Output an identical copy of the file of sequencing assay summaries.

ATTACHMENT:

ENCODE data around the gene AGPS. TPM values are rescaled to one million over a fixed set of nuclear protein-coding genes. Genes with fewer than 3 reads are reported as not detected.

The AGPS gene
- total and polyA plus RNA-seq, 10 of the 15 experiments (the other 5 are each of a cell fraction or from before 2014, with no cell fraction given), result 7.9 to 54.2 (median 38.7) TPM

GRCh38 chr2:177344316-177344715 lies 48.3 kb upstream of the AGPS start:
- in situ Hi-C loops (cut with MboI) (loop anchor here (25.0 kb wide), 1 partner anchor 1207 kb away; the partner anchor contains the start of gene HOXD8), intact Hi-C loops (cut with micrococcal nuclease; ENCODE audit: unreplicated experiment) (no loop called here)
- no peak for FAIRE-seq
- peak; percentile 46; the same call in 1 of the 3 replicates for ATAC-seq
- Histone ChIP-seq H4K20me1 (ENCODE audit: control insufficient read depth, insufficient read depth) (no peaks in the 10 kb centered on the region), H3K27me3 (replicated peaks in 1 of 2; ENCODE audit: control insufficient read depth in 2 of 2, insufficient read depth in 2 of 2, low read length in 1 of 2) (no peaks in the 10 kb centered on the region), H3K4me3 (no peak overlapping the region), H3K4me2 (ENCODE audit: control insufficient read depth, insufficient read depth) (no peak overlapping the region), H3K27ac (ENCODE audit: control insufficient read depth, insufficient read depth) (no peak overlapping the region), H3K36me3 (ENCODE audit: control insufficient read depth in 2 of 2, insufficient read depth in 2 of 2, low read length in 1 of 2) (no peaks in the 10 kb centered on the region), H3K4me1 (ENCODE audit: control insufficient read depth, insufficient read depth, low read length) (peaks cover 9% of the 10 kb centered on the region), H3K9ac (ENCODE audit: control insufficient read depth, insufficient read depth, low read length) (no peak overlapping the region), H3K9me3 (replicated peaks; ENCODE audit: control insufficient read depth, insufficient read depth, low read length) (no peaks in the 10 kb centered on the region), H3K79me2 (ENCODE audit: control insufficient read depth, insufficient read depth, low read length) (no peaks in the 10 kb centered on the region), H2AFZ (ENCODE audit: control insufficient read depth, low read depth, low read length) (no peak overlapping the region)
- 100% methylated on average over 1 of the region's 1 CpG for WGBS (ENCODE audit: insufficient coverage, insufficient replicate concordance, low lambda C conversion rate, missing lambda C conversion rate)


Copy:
ENCODE data around the gene AGPS. TPM values are rescaled to one million over a fixed set of nuclear protein-coding genes. Genes with fewer than 3 reads are reported as not detected.

The AGPS gene
- total and polyA plus RNA-seq, 10 of the 15 experiments (the other 5 are each of a cell fraction or from before 2014, with no cell fraction given), result 7.9 to 54.2 (median 38.7) TPM

GRCh38 chr2:177344316-177344715 lies 48.3 kb upstream of the AGPS start:
- in situ Hi-C loops (cut with MboI) (loop anchor here (25.0 kb wide), 1 partner anchor 1207 kb away; the partner anchor contains the start of gene HOXD8), intact Hi-C loops (cut with micrococcal nuclease; ENCODE audit: unreplicated experiment) (no loop called here)
- no peak for FAIRE-seq
- peak; percentile 46; the same call in 1 of the 3 replicates for ATAC-seq
- Histone ChIP-seq H4K20me1 (ENCODE audit: control insufficient read depth, insufficient read depth) (no peaks in the 10 kb centered on the region), H3K27me3 (replicated peaks in 1 of 2; ENCODE audit: control insufficient read depth in 2 of 2, insufficient read depth in 2 of 2, low read length in 1 of 2) (no peaks in the 10 kb centered on the region), H3K4me3 (no peak overlapping the region), H3K4me2 (ENCODE audit: control insufficient read depth, insufficient read depth) (no peak overlapping the region), H3K27ac (ENCODE audit: control insufficient read depth, insufficient read depth) (no peak overlapping the region), H3K36me3 (ENCODE audit: control insufficient read depth in 2 of 2, insufficient read depth in 2 of 2, low read length in 1 of 2) (no peaks in the 10 kb centered on the region), H3K4me1 (ENCODE audit: control insufficient read depth, insufficient read depth, low read length) (peaks cover 9% of the 10 kb centered on the region), H3K9ac (ENCODE audit: control insufficient read depth, insufficient read depth, low read length) (no peak overlapping the region), H3K9me3 (replicated peaks; ENCODE audit: control insufficient read depth, insufficient read depth, low read length) (no peaks in the 10 kb centered on the region), H3K79me2 (ENCODE audit: control insufficient read depth, insufficient read depth, low read length) (no peaks in the 10 kb centered on the region), H2AFZ (ENCODE audit: control insufficient read depth, low read depth, low read length) (no peak overlapping the region)
- 100% methylated on average over 1 of the region's 1 CpG for WGBS (ENCODE audit: insufficient coverage, insufficient replicate concordance, low lambda C conversion rate, missing lambda C conversion rate)